Experts estimate future spending by Medicare for aducanumab treatment
In June 2021, the Food and Drug Administration (FDA) granted accelerated approval of the Biogen-Eisai drug aducanumab for the treatment of early Alzheimer’s disease. If one-quarter of eligible Americans choose to be treated with this drug, the future yearly spending by the U.S. Medicare Program could amount to an additional $7 billion or more, according to an NIA-supported study led by researchers at the University of California, Los Angeles (UCLA). The findings, published January 14 in JAMA Health Forum, were based on survey data from research participants in the NIA-funded Health and Retirement Study (HRS).
According to a recent NIA-funded analysis, an estimated 6.25 million Americans are now living with Alzheimer’ disease, based on symptoms such as memory loss and difficulty thinking. Alzheimer’s is the most common cause of dementia. There is no cure, and aducanumab is the first disease-modifying treatment that FDA has approved.
Using data from the HRS, the most comprehensive population-representative U.S. study of adults over age 50, the UCLA research team set out to estimate the annual Medicare costs for treating people with aducanumab. The team identified about 8,400 HRS research participants as a representative sample of the approximately 41 million Medicare beneficiaries in 2016. From this group of research participants, the team calculated the number of people eligible for the drug based on cognitive testing results.
Next, the team estimated the proportion of these cognitively impaired individuals who also had the hallmark amyloid plaques of Alzheimer’s, based on population studies suggesting that between 37% and 68% of cognitively impaired people have these plaques in their brains. Using that range, the team projected that between 1.1 million and 5.7 million Medicare beneficiaries had mild cognitive impairment or mild dementia with amyloid plaques.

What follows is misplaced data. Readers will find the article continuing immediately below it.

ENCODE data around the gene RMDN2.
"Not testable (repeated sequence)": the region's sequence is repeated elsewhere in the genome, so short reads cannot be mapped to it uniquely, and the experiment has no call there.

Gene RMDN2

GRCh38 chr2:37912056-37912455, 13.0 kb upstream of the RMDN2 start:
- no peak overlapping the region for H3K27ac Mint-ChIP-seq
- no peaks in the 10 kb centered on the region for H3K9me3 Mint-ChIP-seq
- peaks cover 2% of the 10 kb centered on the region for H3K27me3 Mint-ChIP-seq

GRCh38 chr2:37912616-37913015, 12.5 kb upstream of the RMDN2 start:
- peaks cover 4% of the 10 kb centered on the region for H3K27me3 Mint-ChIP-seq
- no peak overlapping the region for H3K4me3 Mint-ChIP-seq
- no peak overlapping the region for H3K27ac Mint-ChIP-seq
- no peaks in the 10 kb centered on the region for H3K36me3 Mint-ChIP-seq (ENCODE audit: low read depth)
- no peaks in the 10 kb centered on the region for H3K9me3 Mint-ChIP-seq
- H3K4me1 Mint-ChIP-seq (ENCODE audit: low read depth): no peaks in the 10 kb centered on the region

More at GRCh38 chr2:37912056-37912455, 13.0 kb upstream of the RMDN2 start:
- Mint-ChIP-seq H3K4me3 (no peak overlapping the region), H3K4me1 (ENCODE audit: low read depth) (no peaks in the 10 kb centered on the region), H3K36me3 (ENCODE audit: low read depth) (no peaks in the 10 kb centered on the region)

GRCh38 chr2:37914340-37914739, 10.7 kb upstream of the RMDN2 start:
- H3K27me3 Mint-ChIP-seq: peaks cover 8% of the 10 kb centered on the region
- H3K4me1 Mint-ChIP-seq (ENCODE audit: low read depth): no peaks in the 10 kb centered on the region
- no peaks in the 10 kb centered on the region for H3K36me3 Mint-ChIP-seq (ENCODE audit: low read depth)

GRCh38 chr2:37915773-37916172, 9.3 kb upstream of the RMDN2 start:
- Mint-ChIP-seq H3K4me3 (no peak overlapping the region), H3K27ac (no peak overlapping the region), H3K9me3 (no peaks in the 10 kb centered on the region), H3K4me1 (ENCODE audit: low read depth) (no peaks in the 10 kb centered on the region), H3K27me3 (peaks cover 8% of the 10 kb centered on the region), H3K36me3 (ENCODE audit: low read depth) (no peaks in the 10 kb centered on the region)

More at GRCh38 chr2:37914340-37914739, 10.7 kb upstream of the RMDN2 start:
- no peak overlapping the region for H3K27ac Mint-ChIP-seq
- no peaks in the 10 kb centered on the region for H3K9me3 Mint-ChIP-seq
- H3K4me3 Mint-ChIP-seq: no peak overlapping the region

Because the amount of drug given depends on a person’s weight, the team used the average weight of individuals in the HRS to calculate the amount of drug needed. The authors noted that using average weight from research participants, rather than the drug manufacturer’s calculation for average weight, reduced the estimated per person annual drug cost to $27,759.36 from the manufacturer’s estimate of $28,200. After that, the team added an estimate for the Medicare costs of monitoring each person for side effects with MRI brain scans.
The analysis revealed that if one-quarter of the eligible adults received aducanumab, the annual cost of the drug to Medicare could be between about $7 billion and $37 billion. The authors concluded that the cost of aducanumab treatment and monitoring could make an appreciable impact on Medicare’s annual budget.
One limitation of these findings is that the team relied on population estimates of a range of brain scan results, rather than actual brain scan results from the HRS participants. Another limitation is that the analysis did not consider the additional costs to caregivers and on the health system for treating people with aducanumab.
This research was supported by NIA grants R01AG070017 and K76AG064392.
These activities relate to NIH’s Alzheimer’s and Related Dementias Research Implementation Milestone 13.M, “Increase policy-relevant research on disparities in access to care, awareness and stigma, and costs of care for persons living with AD/ADRD and their families and caregivers.”
Reference: Mafi JN, et al. Estimated annual spending on aducanumab in the U.S. Medicare Program. JAMA Health Forum. 2022;3(1):e214495. doi: 10.1001/jamahealthforum.2021.4495.